“Our goal is to stay in business forever,” reads the company’s environmental mission statement. “To do that, we must remain profitable; solve climate change; treat our community well; and operate in a manner that doesn’t harm our local environment.”
Under the leadership of Schendler and president Mike Kaplan, Aspen pledged to cut carbon dioxide emissions to 25 percent of its 2000 levels by 2020. It built a solar-electric system on a nearby ranch, the largest in the ski industry. It joined several regional wind and solar projects.
Then the company went big. Seventy miles away, in a coal mine along the Gunnison River, the skiers teamed up with miners to convert methane pumped out of the ground into electricity.
Nearly all underground mines release methane gas – a greenhouse gas 25 times more potent than carbon dioxide – to protect their workers’ underground air supply. But that methane can also be captured and converted into electricity, a double bonus. Aspen Skiing Co.’s plant in Somerset produces 24 million kilowatt hours, about what its resorts use each year, and eliminates three times the company’s carbon emissions annually.
Meanwhile, the city of Aspen and Pitkin County implemented one of the first carbon fees in the United States by adopting building codes that require a strict “energy budget.” Homeowners and commercial property owners who want to consume more energy than allowed must either install a renewable energy system on-site or pay a mitigation fee. The fees then go back out into the community as grants for energy efficiency and renewable energy projects.
The idea, according to Schendler, is to fix the entire system – to tackle the big picture. Nothing less will work at this hour, he believes.
So Aspen has taken a course well beyond that of traditional recycling/composting/carpooling campaigns. Its leadership directly advocates on behalf of political and regulatory change, nationally and globally. And it recruits its well-heeled clientele to do the same, in concert with Protect Our Winters and Citizens Climate Lobby.
Perhaps inspired by Aspen’s lead, other resorts are taking their own, bold steps. Solar energy now powers Mount Abram in Maine, and Jiminy Peak in Massachusetts has a wind turbine producing electricity. Utah’s Alta resort has a new array of solar panels.
Still, many of the nation’s largest resorts remain unwilling to join the call, Fox said, including Vail – North America’s largest ski resort company. “It’s gross negligence, is what it is,” he said. “Their business is largely dependent on snow. If I were a shareholder, I would demand some type of inquiry or a major change of attitude. This is their resource, their white gold.”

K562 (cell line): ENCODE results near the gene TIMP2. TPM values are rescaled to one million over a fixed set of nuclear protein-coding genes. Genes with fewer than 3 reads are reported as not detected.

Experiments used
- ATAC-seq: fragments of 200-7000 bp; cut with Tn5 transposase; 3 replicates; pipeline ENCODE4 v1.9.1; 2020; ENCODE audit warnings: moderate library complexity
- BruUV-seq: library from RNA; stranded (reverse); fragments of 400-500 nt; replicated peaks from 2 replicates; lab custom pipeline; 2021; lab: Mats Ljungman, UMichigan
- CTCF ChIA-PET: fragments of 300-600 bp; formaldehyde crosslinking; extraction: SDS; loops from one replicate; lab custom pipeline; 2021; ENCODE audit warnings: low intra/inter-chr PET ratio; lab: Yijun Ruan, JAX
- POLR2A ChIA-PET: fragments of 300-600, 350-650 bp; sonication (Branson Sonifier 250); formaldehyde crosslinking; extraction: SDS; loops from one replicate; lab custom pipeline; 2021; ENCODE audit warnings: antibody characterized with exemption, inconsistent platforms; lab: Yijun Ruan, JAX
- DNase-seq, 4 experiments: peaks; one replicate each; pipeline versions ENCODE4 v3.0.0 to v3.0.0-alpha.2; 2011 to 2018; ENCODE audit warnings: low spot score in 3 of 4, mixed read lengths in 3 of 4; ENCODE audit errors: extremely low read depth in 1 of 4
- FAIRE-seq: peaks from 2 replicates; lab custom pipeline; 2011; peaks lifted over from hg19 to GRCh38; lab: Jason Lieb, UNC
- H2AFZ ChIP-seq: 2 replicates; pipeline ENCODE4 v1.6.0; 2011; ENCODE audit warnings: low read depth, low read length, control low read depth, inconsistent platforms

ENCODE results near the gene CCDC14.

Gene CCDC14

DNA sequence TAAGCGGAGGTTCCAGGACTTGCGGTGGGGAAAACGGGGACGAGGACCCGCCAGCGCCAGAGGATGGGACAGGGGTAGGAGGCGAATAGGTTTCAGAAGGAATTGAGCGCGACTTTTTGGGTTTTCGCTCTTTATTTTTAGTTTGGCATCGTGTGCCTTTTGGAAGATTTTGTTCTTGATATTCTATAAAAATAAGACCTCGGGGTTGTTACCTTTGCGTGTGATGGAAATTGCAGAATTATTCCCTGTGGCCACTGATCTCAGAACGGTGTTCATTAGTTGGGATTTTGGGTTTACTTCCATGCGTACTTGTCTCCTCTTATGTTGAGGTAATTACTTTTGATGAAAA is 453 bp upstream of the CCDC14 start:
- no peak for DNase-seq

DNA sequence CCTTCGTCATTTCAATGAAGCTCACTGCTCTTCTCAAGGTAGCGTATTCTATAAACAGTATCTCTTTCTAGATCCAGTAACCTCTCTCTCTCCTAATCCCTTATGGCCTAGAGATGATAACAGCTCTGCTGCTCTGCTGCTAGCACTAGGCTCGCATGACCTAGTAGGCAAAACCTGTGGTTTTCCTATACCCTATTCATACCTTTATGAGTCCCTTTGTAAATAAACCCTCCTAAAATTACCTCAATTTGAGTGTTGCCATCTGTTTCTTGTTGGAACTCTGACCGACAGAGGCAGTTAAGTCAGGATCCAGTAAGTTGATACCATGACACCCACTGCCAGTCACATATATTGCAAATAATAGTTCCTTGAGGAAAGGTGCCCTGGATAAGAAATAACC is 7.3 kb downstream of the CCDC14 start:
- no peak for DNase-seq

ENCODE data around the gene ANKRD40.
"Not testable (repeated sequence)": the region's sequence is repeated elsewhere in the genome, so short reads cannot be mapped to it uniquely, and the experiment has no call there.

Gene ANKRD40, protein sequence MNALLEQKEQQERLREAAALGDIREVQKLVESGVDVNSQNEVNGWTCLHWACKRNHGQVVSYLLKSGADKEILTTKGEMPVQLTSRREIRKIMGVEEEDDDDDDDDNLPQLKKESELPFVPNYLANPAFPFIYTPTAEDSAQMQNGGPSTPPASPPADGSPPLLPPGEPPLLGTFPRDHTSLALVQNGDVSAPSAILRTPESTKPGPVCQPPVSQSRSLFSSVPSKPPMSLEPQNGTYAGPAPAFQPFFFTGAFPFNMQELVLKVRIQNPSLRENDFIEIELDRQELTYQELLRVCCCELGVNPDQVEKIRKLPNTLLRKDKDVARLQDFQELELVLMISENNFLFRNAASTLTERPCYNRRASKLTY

Change the world now, Schendler says, or there will be no skiing – and skiing will be the least of the planet’s worries.
The power of skiers and snowboarders, and the industry and communities they support, is more significant than you might imagine, said Fox.
“Skiing is a very high-profile sport,” he said. “It has an affluent demographic, one that can lead by example. These are intelligent and innovative people who are accustomed to taking leadership roles. They know how to solve problems, and how to win people to their position.”
Protect Our Winters is the leading advocacy group acting on behalf of skiers in Washington, D.C., and in state capitals nationwide. Founded by snowboarder Jeremy Jones, the organization is demanding nothing less than the closure of coal-burning power plants and implementation of a new energy grid based on clean, renewable fuels.
Jones’ climate-change epiphany came on the slopes of a shuttered ski area near Prince Rupert, British Columbia.
“What happened?” he asked the locals.
“There just isn’t enough snow anymore,” they said.
When Jones couldn’t find another organization devoted to the story of climate change from a winter-sports perspective, he formed his own – and, using the celebrity following he developed in more than a decade of epic snowboarding movies – attracted 100,000 members.
He modeled the personal lifestyle changes necessary in his own practices, eschewing the use of helicopters to film his movies, instead hiking up every mountain he rode. His mantra to followers: “Stronger legs equal better snowboarding.”
But the real power of POW, Fox said, is its exhaustive and intelligent cadre of lobbyists. “They are getting it done. They’re leaning on the politicians, they’re leaning on Washington, D.C.”
And they’re armed with the analysis that shows the economic significance of the winter tourism economy in the United States – with $12.2 billion in spending annually. POW estimates that $1.07 billion in potential revenues already were lost to low snow years between 2000 and 2010.
“This is a business issue,” said Aspen’s Schendler, a member of POW’s board of directors.
“In California alone, if their ski resorts shut down, that’s $7.5 billion in revenue,” said Fox. “Then you add in all the ski shops and outfitters and all the one-stop markets on the highway to the hill, all the people who provide hotel rooms. They’ll all be out of a job if we lose our snow.”
“We need climate change legislation – a fundamental national policy change in how we create and consume energy,” he said. “That includes the power grid and our reliance on automobiles – all of that. There needs to be a carbon tax, there needs to be some kind of cap and trade system, anything that puts CO2 into the atmosphere needs to transition to another model.
“The change has to be widespread and fundamental, and it has to happen now, not decades from now.”